There is a striking lack of clarity over what relationship Jeremy Corbyn is proposing the UK should have with the EEA. His letter calls for “close alignment with the single market” involving “shared institutions”. But he has also argued that Labour will end free movement and not turn the UK into a rule-taker. Labour’s manifesto said “freedom of movement of people will end when we leave the European Union.” And Jeremy Corbyn has said “unlike the Norway-plus option now being canvassed among MPs, our plan would not leave Britain as an across-the-board rule-taker of EU regulations without a say.”
Today’s proposal is unrealistic because:
- What these ‘shared institutions’ would actually be is unclear. The EU’s legal order is founded on the supremacy of the rulings of the Court of Justice. By leaving the EU, the UK loses any say on the composition of the court and there is no prospect of the EU agreeing that its own court would be subject to rulings of another body. Nor is it conceivable that the EU would create some form of ‘super council of ministers’ – effectively giving the UK a veto on the decisions taken by the 27 member states. No EEA country has such a veto.
- It is unclear how workers’ rights and environmental standards could be guaranteed outside the jurisdiction of the ECJ: As the Social Market Foundation have said: “The European Communities Act guarantees that a worker’s ‘floor of rights’ can be enforced locally across the European Union in national courts. This platform of enforcing rights is not guaranteed in any trade agreement.” So if the UK ended up in a free trade agreement with the EU, outside of the jurisdiction of the ECJ, there would be little to block a future government lowering standards in these areas.
- Any effort to avoid following rules made by the EU would have severe economic consequences: If Labour is committed to ending free movement and avoiding becoming an “across-the-board rule-taker”, the UK will by default not have the “same benefits” as it currently does as an EU member.
4. Would the UK still follow EU state aid rules?
Jeremy Corbyn has in the past suggested his Brexit plan would allow the UK to avoid EU state aid rules. He has said Labour “would also seek to negotiate protections, clarifications or exemptions, where necessary, in relation to privatization and public service competition directives, state aid and procurement rules and the posted workers directive.”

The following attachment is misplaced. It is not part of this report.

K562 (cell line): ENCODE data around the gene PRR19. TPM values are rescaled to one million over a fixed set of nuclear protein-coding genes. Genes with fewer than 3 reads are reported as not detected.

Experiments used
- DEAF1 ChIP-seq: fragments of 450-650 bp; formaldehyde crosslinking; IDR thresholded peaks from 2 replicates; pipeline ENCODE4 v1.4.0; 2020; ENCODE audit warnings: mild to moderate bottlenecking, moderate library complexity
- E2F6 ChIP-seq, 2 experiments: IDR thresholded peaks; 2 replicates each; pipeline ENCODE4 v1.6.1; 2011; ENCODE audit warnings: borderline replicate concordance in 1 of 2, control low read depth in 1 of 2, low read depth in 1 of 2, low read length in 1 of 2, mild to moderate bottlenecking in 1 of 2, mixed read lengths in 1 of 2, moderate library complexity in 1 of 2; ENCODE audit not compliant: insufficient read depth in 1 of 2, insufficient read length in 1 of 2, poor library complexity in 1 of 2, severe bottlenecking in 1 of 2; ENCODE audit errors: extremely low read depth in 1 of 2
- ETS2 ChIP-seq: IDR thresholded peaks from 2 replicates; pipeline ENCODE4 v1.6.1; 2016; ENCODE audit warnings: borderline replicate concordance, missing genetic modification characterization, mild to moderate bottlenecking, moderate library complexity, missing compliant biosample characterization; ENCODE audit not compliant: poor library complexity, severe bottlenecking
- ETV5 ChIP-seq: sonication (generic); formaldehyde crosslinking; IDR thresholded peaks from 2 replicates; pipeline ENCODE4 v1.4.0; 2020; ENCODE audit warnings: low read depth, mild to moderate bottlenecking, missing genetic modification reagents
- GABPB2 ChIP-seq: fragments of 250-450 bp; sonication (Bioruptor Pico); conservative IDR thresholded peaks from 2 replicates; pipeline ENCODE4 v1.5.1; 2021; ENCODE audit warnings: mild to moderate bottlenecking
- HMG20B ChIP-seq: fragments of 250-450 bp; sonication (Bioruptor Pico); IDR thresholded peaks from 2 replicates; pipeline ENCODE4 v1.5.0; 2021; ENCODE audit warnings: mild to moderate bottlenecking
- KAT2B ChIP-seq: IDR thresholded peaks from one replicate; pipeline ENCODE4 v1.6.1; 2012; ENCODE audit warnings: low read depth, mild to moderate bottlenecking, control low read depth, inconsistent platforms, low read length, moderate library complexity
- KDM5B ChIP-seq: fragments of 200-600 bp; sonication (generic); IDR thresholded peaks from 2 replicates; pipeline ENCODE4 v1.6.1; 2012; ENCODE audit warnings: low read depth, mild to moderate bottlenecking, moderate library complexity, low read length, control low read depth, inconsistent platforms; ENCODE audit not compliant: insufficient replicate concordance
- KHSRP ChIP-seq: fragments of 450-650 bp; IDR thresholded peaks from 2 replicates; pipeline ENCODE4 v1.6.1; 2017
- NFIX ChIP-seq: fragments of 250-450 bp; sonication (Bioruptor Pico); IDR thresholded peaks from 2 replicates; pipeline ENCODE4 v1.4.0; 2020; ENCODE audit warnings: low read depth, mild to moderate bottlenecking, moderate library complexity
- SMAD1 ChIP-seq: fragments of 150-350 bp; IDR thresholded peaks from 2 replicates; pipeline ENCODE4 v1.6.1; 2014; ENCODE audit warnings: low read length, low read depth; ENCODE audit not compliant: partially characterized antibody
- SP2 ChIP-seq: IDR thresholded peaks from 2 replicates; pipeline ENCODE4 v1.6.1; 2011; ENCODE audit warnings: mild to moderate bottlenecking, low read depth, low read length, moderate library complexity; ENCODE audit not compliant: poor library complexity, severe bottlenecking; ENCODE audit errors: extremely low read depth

Such a proposal is unrealistic because:
- The EU’s negotiating guidelines prohibit undercutting on state aid: “The aim should be to prevent unfair competitive advantage that the UK could enjoy through undercutting of levels of protection with respect to, inter alia, competition and state aid, tax, social, environment and regulatory measures and practices.” If a UK government - Labour or Conservative – sought a deal that would give the UK an unfair advantage, it would be given short shrift by the EU.
By asking to stay in a customs union, state aid rules are unavoidable: As George Peretz, co-chair of the UK State Aid Law Association, has said: “in a customs union, we are asking the EU to give up the weapon WTO rules (countervailing measures) give it against U.K. subsidies. There was always going to have to be cast iron state aid rules in consequence.”
5. Would the UK have any say over its trade policy?
Jeremy Corbyn has today called for “a permanent and comprehensive UK-wide customs union… that includes a UK say on future EU trade deals”. But EU treaties grant the EU sole competence over its common commercial policy. If the UK stays in the customs union the default position is that the EU would continue to sign trade deals with third countries and, after each new deal, the UK would be forced to liberalise its markets for the new partner. The UK not would have any say or voting rights in any negotiations and would not necessarily benefit from new deals.
Today’s proposal is unrealistic because:
- It is almost inconceivable that the EU would agree: Treaty of Lisbon, Article 207, says: “The common commercial policy shall be conducted in the context of the principles and objectives of the Union’s external action... The Commission shall conduct these negotiations in consultation with a special committee appointed by the Council to assist the Commission in this task and within the framework of such directives as the Council may issue to it.” Turkey, which is the customs union but not the EU, has no say over EU trade deals.
- Being in a customs union without a say would be very damaging: The EU would continue to sign trade deals with third countries, and after each new deal the UK would be forced to liberalise its markets for the new partner – despite a lack of participation or voting rights in any negotiations. Worse still, the trade deals would only apply to the EU. If the EU signed a deal with Australia, Australian goods would enjoy full access to the UK (with its shared EU tariff), but UK goods would enjoy no automatic reciprocal rights in Australia. Indeed, Australia – having already secured its advantage – would not be compelled to sign any reciprocal trade deal with the UK. If it did choose to do so, it would likely offer far inferior terms to the UK than to the EU. The UK would, after all, have little additional to offer, and consequently little leverage.